Core yoga: 5 yoga poses to strengthen your core

Core yoga: Plank pose
Plank pose
Yoga for core strength: Forearm plank
Forearm plank
Core yoga: Locust pose (salabasana)
Locust pose (Salabasana)
Yoga for core strength: Boat pose (navasana)
Boat pose (Navasana)
Core  yoga: Crow pose (Bakasana)
Crow pose (Bakasana)
General by Jessica Bellofatto

Yoga teacher Jessica Bellofatto shares five yoga poses that will help build core strength.

It’s important to have a strong core, not only to look good in a bathing suit, but to perform all daily movements as well as sports and physical activities in a safer, more effective, more balanced way. A strong core can also improve posture and help prevent injuries as well as low back pain. The following yoga sequence will work all of the muscles of the core. As you hold these positions, breathe in and out smoothly through your nose, draw your navel towards your spine MORE with every exhalation, and ungrip the parts of the body that don’t need the effort (think the face, jaw, toes!) 

Alternate arm/leg pose

This pose provides a gentle massage to the spine, core and abdominal organs. Start in a neutral hands and knees position with your wrists under your shoulders and your knees under your hips. On your inhalation, extend the right arm forward alongside the ear as you extend the left leg straight back behind you, lifting the foot off the ground. Go slowly the first time so as not to lose balance and feel the abdominal muscles working to stabilize you. Exhale and lower the right arm and the left leg down. Inhale and extend the left arm alongside the ear, as you extend the right leg straight back behind you, exhale lower down. Continue like this at least five times on each side.  

Plank

From your hands and knees position, extend both legs one at a time straight back behind you, pressing through the heels. Keep the arms straight and strong, with the shoulders balanced over the wrists, the belly drawn in towards the spine, and the body on one straight line from head to heels. Breathe here smoothly and deeply and stay up to one minute. 

Forearm plank

From plank, lower your forearms to the ground and again, stretch your legs straight back behind you. The body is in one line, the belly is pulled strongly in towards your spine (remember, you can pull in even more with every exhalation). 

Locust pose (Salabasana)

From forearm plank, drop to your belly (relief!), but just for a moment. Take your arms down by your sides and extend the legs long and straight behind you. On an inhalation, lift everything up off the ground (the head, chest, and legs). This one works the whole posterior chain of muscles (the back muscles) that give us good posture, and rehabilitate lower back issues. Breathe for 8-10 breaths, and as you exhale, lower down to the belly and rest for a few breaths. Repeat two more times. 

Boat pose (Navasana)

Press from your belly back to Downward Dog and then walk your feet through your hands to sit down on your butt. Boat Pose strengthens not just the belly muscles, but is also amazing for the psoas and hip flexor muscles as well. Balance on your buttock bones and lift your legs off the floor. You can start out with your knees bent and hold on behind your legs. If you feel ok there, begin to straighten your legs and let go with your hands. Feel the heat and the work in the abdominals!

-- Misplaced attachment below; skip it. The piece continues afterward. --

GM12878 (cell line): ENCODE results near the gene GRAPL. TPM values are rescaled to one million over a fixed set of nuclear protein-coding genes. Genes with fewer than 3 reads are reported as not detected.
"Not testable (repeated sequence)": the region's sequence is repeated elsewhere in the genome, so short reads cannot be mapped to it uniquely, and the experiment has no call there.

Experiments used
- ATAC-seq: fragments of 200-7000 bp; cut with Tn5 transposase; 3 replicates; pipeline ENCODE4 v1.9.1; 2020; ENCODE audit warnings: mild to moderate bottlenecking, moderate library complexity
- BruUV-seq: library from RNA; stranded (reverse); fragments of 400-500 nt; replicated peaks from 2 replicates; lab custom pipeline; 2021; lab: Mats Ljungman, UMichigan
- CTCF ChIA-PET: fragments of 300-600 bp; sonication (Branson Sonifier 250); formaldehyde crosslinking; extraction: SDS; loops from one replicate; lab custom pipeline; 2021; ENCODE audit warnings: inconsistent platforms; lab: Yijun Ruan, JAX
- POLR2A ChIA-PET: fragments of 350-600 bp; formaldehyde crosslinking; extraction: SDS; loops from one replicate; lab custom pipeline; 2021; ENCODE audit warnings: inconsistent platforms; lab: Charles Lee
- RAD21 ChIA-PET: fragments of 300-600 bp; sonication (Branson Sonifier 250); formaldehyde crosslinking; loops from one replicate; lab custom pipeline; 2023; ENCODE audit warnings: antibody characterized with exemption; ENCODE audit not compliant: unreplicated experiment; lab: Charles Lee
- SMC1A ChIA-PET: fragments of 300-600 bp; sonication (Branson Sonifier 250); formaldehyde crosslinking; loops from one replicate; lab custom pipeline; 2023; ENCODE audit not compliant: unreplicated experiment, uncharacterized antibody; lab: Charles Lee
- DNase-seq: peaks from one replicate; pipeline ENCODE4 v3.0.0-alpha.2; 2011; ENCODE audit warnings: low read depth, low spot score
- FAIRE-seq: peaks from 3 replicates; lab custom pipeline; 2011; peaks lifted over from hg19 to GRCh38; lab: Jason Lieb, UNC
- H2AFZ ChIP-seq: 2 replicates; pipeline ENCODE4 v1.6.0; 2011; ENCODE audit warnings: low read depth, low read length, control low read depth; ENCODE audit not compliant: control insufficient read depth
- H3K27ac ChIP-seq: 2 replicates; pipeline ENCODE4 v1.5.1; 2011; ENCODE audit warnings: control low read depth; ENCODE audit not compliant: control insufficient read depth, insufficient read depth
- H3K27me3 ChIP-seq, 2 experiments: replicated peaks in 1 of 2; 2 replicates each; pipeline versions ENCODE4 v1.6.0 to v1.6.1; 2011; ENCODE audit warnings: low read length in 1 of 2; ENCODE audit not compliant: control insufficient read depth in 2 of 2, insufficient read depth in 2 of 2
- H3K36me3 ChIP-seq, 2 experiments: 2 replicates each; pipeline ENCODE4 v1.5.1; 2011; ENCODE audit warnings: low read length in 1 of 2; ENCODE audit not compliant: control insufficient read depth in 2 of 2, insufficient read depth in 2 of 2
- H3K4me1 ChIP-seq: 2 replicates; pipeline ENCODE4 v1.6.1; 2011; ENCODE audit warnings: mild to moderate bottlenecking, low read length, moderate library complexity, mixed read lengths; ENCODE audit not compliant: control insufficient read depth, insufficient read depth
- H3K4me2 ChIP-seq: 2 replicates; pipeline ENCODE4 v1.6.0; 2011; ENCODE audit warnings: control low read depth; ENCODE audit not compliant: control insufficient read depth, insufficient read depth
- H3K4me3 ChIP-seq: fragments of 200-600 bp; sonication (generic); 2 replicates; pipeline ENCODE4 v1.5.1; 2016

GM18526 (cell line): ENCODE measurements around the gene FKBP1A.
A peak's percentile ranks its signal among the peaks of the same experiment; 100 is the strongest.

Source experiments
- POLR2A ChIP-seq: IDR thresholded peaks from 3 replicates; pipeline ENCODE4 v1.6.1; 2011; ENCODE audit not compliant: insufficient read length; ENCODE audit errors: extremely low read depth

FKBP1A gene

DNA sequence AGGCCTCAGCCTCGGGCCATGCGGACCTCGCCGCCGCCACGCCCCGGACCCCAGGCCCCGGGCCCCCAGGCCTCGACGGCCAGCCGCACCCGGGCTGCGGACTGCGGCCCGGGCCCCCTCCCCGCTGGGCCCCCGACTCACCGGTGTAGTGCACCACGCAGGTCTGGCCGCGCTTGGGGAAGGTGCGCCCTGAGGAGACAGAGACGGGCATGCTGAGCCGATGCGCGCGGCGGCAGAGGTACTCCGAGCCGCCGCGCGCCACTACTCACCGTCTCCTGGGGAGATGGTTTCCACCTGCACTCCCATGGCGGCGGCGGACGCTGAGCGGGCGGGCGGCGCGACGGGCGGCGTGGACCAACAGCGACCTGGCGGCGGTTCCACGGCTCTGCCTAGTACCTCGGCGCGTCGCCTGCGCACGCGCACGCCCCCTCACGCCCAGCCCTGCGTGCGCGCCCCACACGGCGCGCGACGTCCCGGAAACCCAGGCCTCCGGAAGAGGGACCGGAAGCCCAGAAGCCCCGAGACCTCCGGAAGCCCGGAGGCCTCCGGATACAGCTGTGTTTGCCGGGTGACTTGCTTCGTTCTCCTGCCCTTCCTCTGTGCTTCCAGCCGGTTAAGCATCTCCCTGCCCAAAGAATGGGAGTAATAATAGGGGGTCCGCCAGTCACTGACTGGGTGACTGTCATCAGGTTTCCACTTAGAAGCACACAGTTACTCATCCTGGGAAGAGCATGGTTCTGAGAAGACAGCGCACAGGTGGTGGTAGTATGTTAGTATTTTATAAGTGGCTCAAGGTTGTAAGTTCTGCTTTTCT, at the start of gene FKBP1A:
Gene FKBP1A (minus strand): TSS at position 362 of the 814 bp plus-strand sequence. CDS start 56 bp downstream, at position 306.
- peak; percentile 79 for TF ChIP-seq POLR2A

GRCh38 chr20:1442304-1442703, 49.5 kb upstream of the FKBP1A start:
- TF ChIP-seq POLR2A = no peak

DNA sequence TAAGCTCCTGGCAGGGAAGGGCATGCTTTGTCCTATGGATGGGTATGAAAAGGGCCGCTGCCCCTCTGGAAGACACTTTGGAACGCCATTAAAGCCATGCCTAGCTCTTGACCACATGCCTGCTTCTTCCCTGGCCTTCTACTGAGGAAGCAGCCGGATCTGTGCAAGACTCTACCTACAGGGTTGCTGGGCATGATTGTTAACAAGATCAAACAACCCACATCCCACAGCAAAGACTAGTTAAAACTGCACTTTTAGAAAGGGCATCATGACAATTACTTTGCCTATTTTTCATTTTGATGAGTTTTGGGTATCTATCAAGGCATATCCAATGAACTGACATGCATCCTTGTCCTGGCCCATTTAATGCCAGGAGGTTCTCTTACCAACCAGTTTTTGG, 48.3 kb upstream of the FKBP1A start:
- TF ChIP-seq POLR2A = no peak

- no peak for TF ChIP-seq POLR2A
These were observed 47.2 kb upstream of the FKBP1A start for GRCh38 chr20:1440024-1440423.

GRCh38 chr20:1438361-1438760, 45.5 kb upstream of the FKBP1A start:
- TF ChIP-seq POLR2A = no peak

Crow pose (Bakasana)

Crow Pose is the culmination of all of our core work. A compact arm balance, one of the keys to this pose is accessing the core and hugging the legs to the midline of the body, using both the inner thigh (adductor) muscles and the core muscles of the pelvic floor and lower abdominals. Come to a squat position and place your hands on the floor in front of you. Squeeze your knees and legs to the outsides of the upper arms (hugging the midline). Look forward and begin to lift one foot up off the floor, then the other, balancing all of the weight on the arms. Puff and round the back body, drawing the abdominals up into the lower back. Smile!

You will be sore tomorrow… enjoy the feeling of how much you worked that core, and repeat these sequence daily! 

More from alignyo:

3 tips for getting into Crow pose

20-minute upper body yoga flow

About the Author

Jessica Bellofatto

Jessica Bellofatto, founder and director of KamaDeva Yoga in East Hampton, Ny, is best known for her easy laughter, radiant energy, and matchless knowledge of the body. A mother, yogini, doula, surfer, triathlete, and avid stand up paddleboarder (and now SUP racer), Jessica has inspired thousands of students in their journey to better understand themselves and their world. A former dancer, Jessica teaches from a deep understanding of movement as art, movement as play, movement as therapy, and especially, movement as a spiritual practice. She is also interested in the stillness within and between the movement; the spaciousness of silence.  Jessica teaches sold out yoga retreats around the world and is most happy outside, in nature, preferably wet.

Comments

Wrong pose name but great for abs

The pose that you are calling Bakasana in the above article is actually Parsva Bakasana, side crane. Baka means crane or wading bird. Parsva is side, flank or oblique. I teach tweens and teens yoga at a public school in Queens and I feel it is very important for them to know the correct names for all the poses they do. As difficult as some of them are to pronounce. There are many people who are regular practitioners and they aren't sure of the names of the poses they are practicing. Well and Good brings some good information to its readers. Please continue to educate on this amazing and classic form.

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